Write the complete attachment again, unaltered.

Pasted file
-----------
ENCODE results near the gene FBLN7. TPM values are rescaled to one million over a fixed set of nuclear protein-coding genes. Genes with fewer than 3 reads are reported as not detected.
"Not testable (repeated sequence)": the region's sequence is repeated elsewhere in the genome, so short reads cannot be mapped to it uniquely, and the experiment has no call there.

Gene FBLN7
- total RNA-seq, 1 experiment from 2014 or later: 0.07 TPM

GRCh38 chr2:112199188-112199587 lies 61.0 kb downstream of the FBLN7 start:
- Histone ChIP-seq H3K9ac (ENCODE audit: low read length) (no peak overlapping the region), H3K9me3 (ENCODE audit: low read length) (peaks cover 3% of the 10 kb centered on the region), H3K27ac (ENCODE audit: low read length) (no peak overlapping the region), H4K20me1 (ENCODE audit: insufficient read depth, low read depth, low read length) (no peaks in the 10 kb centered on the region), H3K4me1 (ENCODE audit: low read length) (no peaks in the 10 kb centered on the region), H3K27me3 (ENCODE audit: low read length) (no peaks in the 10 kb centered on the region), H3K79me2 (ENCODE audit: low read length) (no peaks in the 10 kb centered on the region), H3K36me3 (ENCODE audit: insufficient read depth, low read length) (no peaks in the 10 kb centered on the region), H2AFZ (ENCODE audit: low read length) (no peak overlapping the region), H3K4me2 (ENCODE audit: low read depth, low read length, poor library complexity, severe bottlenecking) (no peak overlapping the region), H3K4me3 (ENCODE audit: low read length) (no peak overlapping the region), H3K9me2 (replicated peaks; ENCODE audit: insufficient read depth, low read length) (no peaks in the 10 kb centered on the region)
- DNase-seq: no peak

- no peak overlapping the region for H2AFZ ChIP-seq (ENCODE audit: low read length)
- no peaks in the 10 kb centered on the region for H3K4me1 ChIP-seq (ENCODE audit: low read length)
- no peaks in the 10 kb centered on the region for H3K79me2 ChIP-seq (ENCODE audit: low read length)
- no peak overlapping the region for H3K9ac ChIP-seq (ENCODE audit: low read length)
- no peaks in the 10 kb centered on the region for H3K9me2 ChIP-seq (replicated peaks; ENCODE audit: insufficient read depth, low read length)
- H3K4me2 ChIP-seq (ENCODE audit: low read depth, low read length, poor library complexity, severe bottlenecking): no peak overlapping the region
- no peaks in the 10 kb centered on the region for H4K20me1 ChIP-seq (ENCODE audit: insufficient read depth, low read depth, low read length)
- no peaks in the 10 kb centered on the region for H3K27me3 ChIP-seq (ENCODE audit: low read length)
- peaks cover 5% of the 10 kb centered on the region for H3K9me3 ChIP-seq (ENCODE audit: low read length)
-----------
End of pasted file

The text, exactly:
ENCODE results near the gene FBLN7. TPM values are rescaled to one million over a fixed set of nuclear protein-coding genes. Genes with fewer than 3 reads are reported as not detected.
"Not testable (repeated sequence)": the region's sequence is repeated elsewhere in the genome, so short reads cannot be mapped to it uniquely, and the experiment has no call there.

Gene FBLN7
- total RNA-seq, 1 experiment from 2014 or later: 0.07 TPM

GRCh38 chr2:112199188-112199587 lies 61.0 kb downstream of the FBLN7 start:
- Histone ChIP-seq H3K9ac (ENCODE audit: low read length) (no peak overlapping the region), H3K9me3 (ENCODE audit: low read length) (peaks cover 3% of the 10 kb centered on the region), H3K27ac (ENCODE audit: low read length) (no peak overlapping the region), H4K20me1 (ENCODE audit: insufficient read depth, low read depth, low read length) (no peaks in the 10 kb centered on the region), H3K4me1 (ENCODE audit: low read length) (no peaks in the 10 kb centered on the region), H3K27me3 (ENCODE audit: low read length) (no peaks in the 10 kb centered on the region), H3K79me2 (ENCODE audit: low read length) (no peaks in the 10 kb centered on the region), H3K36me3 (ENCODE audit: insufficient read depth, low read length) (no peaks in the 10 kb centered on the region), H2AFZ (ENCODE audit: low read length) (no peak overlapping the region), H3K4me2 (ENCODE audit: low read depth, low read length, poor library complexity, severe bottlenecking) (no peak overlapping the region), H3K4me3 (ENCODE audit: low read length) (no peak overlapping the region), H3K9me2 (replicated peaks; ENCODE audit: insufficient read depth, low read length) (no peaks in the 10 kb centered on the region)
- DNase-seq: no peak

- no peak overlapping the region for H2AFZ ChIP-seq (ENCODE audit: low read length)
- no peaks in the 10 kb centered on the region for H3K4me1 ChIP-seq (ENCODE audit: low read length)
- no peaks in the 10 kb centered on the region for H3K79me2 ChIP-seq (ENCODE audit: low read length)
- no peak overlapping the region for H3K9ac ChIP-seq (ENCODE audit: low read length)
- no peaks in the 10 kb centered on the region for H3K9me2 ChIP-seq (replicated peaks; ENCODE audit: insufficient read depth, low read length)
- H3K4me2 ChIP-seq (ENCODE audit: low read depth, low read length, poor library complexity, severe bottlenecking): no peak overlapping the region
- no peaks in the 10 kb centered on the region for H4K20me1 ChIP-seq (ENCODE audit: insufficient read depth, low read depth, low read length)
- no peaks in the 10 kb centered on the region for H3K27me3 ChIP-seq (ENCODE audit: low read length)
- peaks cover 5% of the 10 kb centered on the region for H3K9me3 ChIP-seq (ENCODE audit: low read length)